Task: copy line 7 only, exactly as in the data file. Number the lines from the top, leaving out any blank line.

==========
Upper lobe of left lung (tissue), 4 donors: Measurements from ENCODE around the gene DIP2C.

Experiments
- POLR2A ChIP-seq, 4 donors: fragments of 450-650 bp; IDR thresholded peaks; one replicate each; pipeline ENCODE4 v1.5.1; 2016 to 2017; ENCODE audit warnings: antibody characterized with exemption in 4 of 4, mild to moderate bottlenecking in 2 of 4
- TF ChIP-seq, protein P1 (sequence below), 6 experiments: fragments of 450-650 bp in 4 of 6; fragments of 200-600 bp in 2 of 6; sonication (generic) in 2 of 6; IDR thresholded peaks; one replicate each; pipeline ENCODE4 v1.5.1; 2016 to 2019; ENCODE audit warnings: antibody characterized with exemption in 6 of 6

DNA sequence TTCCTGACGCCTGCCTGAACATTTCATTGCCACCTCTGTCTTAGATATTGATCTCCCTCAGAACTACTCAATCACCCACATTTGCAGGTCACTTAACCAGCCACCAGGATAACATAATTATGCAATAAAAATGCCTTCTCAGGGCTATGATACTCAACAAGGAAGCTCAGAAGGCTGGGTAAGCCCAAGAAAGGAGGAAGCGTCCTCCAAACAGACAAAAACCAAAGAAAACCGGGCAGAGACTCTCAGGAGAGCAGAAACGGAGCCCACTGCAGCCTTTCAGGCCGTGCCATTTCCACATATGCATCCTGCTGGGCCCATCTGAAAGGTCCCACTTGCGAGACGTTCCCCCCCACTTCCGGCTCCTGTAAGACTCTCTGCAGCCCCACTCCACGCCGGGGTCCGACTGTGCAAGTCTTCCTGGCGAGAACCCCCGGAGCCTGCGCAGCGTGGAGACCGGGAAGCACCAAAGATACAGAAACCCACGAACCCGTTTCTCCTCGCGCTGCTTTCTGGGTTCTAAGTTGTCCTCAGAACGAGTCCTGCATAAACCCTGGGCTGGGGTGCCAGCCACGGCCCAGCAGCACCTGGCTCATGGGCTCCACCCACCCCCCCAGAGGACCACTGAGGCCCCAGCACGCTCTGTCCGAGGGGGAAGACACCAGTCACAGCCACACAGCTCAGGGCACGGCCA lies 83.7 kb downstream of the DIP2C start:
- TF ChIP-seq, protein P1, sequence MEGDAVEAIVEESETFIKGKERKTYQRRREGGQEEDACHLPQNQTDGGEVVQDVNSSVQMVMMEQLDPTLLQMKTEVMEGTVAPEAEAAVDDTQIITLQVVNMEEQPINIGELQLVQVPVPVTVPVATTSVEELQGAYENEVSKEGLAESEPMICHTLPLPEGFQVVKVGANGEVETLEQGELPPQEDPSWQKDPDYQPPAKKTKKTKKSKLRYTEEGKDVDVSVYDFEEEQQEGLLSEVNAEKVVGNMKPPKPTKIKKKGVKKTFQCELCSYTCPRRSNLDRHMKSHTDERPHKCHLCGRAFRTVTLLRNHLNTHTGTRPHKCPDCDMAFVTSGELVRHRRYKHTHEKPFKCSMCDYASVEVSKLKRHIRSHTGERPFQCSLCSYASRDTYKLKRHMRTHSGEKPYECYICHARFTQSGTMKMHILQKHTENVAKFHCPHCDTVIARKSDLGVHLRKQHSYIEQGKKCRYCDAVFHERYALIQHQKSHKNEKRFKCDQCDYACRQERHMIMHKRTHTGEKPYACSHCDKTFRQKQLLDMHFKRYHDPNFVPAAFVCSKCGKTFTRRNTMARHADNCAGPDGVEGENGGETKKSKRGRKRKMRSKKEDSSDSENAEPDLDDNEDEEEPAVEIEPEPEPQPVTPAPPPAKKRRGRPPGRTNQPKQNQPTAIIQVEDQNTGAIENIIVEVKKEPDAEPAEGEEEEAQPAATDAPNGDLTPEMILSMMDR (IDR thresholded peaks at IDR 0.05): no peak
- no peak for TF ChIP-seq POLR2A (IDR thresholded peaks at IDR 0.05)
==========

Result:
- no peak for TF ChIP-seq POLR2A (IDR thresholded peaks at IDR 0.05)